Urban Meyer stood at the podium, hands on either side of the glass perimeter around the mic as he addressed his three-game suspension.
His left hand twitched almost the entire time, and he rarely looked up from the prepared statement laid out before him. When he returned to his seat to answer questions from the press, he seemed out of focus, repeatedly requiring the questions to be asked again.
Ohio State’s head football coach had been at the Longaberger Alumni House for nearly 11 hours, and the outcome of the investigation into his knowledge of domestic abuse by his former assistant coach did not seem to be something he favored.
“I trust and support our president,” Meyer responded when asked if he agreed with the suspension.
His appearance at the press conference could be interpreted differently by many. Some might say he seemed tired. Some would say angry. Some might even say nervous.
One thing Meyer certainly was not: remorseful.
Throughout the press conference, Meyer avoided uttering the name of Courtney Smith, the ex-wife of his former wide receivers coach Zach Smith. And then he was asked if he had a message for Courtney specifically.
“Well, I have a message for everyone involved in this. I’m sorry we’re in this situation,” Meyer said. “And I’m just sorry we’re in this situation.”
Meyer’s seemingly nervous tics and apparent lack of focus might be open for interpretation, but less so are the messages he sent by not mentioning Courtney by name and the findings in the investigative report.
The “summary of findings,” released by Ohio State after the press conference on Wednesday, found Meyer frequently sided with his former coach than with his coach’s wife.
The first instance of this came in 2009 when Zach Smith was arrested for allegedly throwing his wife into a wall when he brought a female co-worker home to sleep on the couch after a party. Courtney Smith decided not to pursue charges.
The report said in 2009 that both Meyer and his wife, Shelley, “took away from the 2009 events that Courtney Smith was not being entirely truthful when she called 911 to have Zach arrested.”
Then, between 2015 and 2016, the report said the Powell Police Department and the Delaware County prosecutor conducted an investigation into domestic abuse allegations against Zach Smith. The report said the university’s then-Title IX deputy coordinator for athletics told athletic director Gene Smith and Meyer about the investigation, to which Meyer and Gene Smith responded by telling Zach Smith that if he ever hit Courtney or if he is charged, he would be fired.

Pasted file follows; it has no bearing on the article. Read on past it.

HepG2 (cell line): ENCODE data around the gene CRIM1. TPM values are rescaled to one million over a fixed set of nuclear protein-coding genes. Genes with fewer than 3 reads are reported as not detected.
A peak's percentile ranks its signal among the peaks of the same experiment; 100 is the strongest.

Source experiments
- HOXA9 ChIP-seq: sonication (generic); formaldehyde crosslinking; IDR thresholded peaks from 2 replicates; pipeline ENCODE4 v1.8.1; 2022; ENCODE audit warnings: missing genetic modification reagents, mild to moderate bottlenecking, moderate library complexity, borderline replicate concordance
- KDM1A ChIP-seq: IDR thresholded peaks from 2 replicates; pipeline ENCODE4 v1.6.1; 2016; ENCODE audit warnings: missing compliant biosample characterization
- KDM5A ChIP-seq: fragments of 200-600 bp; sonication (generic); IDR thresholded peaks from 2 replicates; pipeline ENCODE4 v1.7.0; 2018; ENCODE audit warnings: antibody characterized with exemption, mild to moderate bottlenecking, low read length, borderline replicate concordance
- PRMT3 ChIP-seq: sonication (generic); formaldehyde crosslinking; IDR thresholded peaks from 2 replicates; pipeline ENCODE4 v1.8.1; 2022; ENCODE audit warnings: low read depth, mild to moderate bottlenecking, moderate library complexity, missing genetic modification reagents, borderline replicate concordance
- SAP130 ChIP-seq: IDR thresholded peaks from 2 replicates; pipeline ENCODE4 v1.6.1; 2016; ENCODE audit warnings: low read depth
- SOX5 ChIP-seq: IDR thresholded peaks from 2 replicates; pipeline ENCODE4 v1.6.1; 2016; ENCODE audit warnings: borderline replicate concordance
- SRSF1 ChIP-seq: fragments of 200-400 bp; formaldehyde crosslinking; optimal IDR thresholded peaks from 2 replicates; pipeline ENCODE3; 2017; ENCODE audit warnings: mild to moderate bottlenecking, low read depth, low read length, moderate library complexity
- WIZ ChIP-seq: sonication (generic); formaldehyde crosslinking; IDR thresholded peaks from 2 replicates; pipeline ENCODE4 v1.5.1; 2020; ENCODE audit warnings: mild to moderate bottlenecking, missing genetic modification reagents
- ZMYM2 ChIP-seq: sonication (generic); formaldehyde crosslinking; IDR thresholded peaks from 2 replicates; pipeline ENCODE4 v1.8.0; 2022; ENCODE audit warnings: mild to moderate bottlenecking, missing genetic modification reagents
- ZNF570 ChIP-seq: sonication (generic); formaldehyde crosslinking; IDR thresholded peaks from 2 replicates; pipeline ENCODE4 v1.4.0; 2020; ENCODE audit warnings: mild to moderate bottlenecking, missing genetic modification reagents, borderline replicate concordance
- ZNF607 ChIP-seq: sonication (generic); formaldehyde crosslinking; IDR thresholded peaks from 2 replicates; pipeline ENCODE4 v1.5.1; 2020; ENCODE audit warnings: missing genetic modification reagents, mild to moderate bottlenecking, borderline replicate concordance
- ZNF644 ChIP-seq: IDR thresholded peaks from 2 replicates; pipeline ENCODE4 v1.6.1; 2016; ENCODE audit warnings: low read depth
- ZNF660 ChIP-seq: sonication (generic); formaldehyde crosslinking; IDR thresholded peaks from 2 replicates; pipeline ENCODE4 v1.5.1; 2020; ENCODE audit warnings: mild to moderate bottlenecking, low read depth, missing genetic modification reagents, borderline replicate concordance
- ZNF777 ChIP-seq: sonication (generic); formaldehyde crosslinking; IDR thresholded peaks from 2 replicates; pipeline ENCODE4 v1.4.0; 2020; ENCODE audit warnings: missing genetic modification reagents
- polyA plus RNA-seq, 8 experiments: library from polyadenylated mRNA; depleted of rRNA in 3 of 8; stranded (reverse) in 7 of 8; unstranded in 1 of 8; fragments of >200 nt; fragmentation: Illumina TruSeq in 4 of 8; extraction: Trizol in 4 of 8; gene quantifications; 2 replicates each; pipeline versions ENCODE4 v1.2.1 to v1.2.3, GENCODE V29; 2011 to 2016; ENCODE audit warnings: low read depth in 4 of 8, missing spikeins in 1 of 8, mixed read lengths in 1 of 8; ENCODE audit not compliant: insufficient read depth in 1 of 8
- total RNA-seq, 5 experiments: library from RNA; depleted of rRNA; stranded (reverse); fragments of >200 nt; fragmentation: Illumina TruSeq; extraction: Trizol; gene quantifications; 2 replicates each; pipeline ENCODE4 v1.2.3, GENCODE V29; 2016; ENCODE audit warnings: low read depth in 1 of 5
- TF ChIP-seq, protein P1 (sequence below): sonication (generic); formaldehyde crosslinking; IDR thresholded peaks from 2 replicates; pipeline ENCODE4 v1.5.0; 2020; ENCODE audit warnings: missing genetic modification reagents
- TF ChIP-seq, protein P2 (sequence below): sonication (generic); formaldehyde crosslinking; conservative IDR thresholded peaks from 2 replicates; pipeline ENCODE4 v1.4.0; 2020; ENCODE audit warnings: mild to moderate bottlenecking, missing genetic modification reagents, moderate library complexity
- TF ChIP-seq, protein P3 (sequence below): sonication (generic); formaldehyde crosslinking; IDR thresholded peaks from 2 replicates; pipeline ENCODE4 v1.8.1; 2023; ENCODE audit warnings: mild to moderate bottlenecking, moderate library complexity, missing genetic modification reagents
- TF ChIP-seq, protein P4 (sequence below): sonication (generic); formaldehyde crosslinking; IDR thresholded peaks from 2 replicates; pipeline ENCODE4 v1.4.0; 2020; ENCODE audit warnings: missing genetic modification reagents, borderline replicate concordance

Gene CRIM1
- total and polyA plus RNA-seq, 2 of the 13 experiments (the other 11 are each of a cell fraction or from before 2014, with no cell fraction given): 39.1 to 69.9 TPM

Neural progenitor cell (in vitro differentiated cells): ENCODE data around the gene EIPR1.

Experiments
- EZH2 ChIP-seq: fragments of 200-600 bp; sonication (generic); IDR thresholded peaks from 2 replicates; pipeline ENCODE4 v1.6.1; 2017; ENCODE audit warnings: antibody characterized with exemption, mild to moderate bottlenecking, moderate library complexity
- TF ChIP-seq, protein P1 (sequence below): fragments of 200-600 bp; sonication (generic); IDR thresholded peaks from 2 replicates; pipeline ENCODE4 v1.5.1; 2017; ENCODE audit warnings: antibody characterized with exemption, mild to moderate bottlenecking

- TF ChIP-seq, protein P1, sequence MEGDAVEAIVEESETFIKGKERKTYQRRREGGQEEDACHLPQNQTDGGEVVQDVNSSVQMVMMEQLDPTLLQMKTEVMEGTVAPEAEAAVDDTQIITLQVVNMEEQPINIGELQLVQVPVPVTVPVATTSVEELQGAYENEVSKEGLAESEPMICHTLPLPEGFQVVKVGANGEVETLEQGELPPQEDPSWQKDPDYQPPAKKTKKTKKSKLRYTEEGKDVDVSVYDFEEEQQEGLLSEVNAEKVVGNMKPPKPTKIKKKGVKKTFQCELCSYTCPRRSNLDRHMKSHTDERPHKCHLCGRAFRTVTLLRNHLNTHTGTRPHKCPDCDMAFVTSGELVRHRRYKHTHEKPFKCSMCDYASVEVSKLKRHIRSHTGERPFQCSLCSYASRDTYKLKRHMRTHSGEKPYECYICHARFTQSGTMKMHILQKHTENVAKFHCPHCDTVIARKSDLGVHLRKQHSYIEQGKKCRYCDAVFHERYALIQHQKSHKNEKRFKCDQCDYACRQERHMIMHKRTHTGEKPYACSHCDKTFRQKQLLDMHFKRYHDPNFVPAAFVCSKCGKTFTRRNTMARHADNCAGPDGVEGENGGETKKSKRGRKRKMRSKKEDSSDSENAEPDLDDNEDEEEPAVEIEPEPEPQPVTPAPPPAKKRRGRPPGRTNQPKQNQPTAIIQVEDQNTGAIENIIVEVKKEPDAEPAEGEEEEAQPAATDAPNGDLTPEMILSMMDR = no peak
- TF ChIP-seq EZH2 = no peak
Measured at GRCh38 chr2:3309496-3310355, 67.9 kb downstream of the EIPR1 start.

But Courtney Smith brought the allegations to Shelley Meyer over text message. Shelley and Urban Meyer both said she never showed him the messages, but the report said “given the closeness of their relationship and Shelley’s concerns,” the group believed it was likely the two discussed the messages.
The day Zach Smith was fired, at 7:35 p.m. on July 23, Shelley sent a text to Urban Meyer saying she was “worried about Zach’s response,” the report said.
“He drinks a lot and I am just not sure how stable he will be. Afraid he will do something dangerous. It’s obvious he has anger/rage issues already,” she said to Urban Meyer in the text, to which he did not respond.
In its conclusion, the summary said that both Meyer and Smith “believed in good faith that they did not have sufficient information to trigger any reporting obligation,” the pair “viewed the issue too narrowly through the lens of law enforcement.”
“Both should have made some report of Zach Smith’s potential violation of the domestic violence laws, which was the subject of the law enforcement investigation they came to know about in late October 2015,” the findings said. “Such reports would have been made to the Athletic Compliance Office and, for AD Smith, the Office of University Compliance and Integrity.”
As rape survivor and speaker Brenda Tracy told The Lantern about her visit back in July, Meyer’s comments at Big Ten Media Days are “really indicative of a huge misunderstanding of the dynamics of domestic violence.”
“There’s some education that needs to happen there and I think that it would be good for people to educate themselves; reach out to people like me, reach out to advocates in your community,” she said.
That, combined with the findings of the report and Meyer’s comments during his press conference, paints a picture of someone who, at best, does not understand how to properly handle a situation like this. Meyer allowed his loyalty toward former head coach Earle Bruce, Zach Smith’s grandfather, to cloud his judgment of Smith, the report said, and give him more chances to remain an assistant coach than would likely have been afforded another coach.
Who knows if Meyer was frustrated by the suspension or just tired when he seemed out of sorts in his press conference. But he certainly seemed to feel no remorse for Courtney Smith.
Perhaps she thought she had been untruthful, not worth believing. Perhaps he still felt disappointed in Zach Smith, the grandson of his former mentor.
Regardless, the picture he painted at the press conference and that the reports seem to show is not a glowing one of Meyer. And it’s possible this will be a stain on his legacy for years to come.